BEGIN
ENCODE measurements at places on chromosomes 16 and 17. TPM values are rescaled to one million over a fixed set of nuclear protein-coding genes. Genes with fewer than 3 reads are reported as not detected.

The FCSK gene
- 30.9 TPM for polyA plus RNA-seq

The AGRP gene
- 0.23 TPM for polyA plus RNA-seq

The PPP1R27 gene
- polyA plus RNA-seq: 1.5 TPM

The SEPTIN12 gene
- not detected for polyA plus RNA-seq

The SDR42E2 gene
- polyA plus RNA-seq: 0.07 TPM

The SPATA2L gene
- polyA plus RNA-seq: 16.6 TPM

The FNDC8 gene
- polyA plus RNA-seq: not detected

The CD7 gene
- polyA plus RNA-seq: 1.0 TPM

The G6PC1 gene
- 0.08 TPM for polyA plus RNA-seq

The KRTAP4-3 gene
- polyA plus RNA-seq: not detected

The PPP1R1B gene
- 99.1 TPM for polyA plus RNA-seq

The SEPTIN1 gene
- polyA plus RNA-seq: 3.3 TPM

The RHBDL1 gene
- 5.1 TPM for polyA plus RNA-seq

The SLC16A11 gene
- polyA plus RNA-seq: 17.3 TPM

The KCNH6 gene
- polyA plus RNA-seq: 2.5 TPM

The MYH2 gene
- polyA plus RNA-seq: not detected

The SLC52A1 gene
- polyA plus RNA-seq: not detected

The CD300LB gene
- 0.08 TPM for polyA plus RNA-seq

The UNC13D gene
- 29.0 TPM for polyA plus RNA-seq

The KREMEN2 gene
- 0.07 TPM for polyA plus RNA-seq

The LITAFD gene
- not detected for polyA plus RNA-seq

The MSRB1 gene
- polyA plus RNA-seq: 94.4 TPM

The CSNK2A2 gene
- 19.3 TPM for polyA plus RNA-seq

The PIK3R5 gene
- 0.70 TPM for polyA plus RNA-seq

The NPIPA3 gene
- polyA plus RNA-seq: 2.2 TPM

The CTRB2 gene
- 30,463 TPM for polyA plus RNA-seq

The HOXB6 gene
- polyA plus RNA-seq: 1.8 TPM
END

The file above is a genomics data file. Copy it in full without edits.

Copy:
ENCODE measurements at places on chromosomes 16 and 17. TPM values are rescaled to one million over a fixed set of nuclear protein-coding genes. Genes with fewer than 3 reads are reported as not detected.

The FCSK gene
- 30.9 TPM for polyA plus RNA-seq

The AGRP gene
- 0.23 TPM for polyA plus RNA-seq

The PPP1R27 gene
- polyA plus RNA-seq: 1.5 TPM

The SEPTIN12 gene
- not detected for polyA plus RNA-seq

The SDR42E2 gene
- polyA plus RNA-seq: 0.07 TPM

The SPATA2L gene
- polyA plus RNA-seq: 16.6 TPM

The FNDC8 gene
- polyA plus RNA-seq: not detected

The CD7 gene
- polyA plus RNA-seq: 1.0 TPM

The G6PC1 gene
- 0.08 TPM for polyA plus RNA-seq

The KRTAP4-3 gene
- polyA plus RNA-seq: not detected

The PPP1R1B gene
- 99.1 TPM for polyA plus RNA-seq

The SEPTIN1 gene
- polyA plus RNA-seq: 3.3 TPM

The RHBDL1 gene
- 5.1 TPM for polyA plus RNA-seq

The SLC16A11 gene
- polyA plus RNA-seq: 17.3 TPM

The KCNH6 gene
- polyA plus RNA-seq: 2.5 TPM

The MYH2 gene
- polyA plus RNA-seq: not detected

The SLC52A1 gene
- polyA plus RNA-seq: not detected

The CD300LB gene
- 0.08 TPM for polyA plus RNA-seq

The UNC13D gene
- 29.0 TPM for polyA plus RNA-seq

The KREMEN2 gene
- 0.07 TPM for polyA plus RNA-seq

The LITAFD gene
- not detected for polyA plus RNA-seq

The MSRB1 gene
- polyA plus RNA-seq: 94.4 TPM

The CSNK2A2 gene
- 19.3 TPM for polyA plus RNA-seq

The PIK3R5 gene
- 0.70 TPM for polyA plus RNA-seq

The NPIPA3 gene
- polyA plus RNA-seq: 2.2 TPM

The CTRB2 gene
- 30,463 TPM for polyA plus RNA-seq

The HOXB6 gene
- polyA plus RNA-seq: 1.8 TPM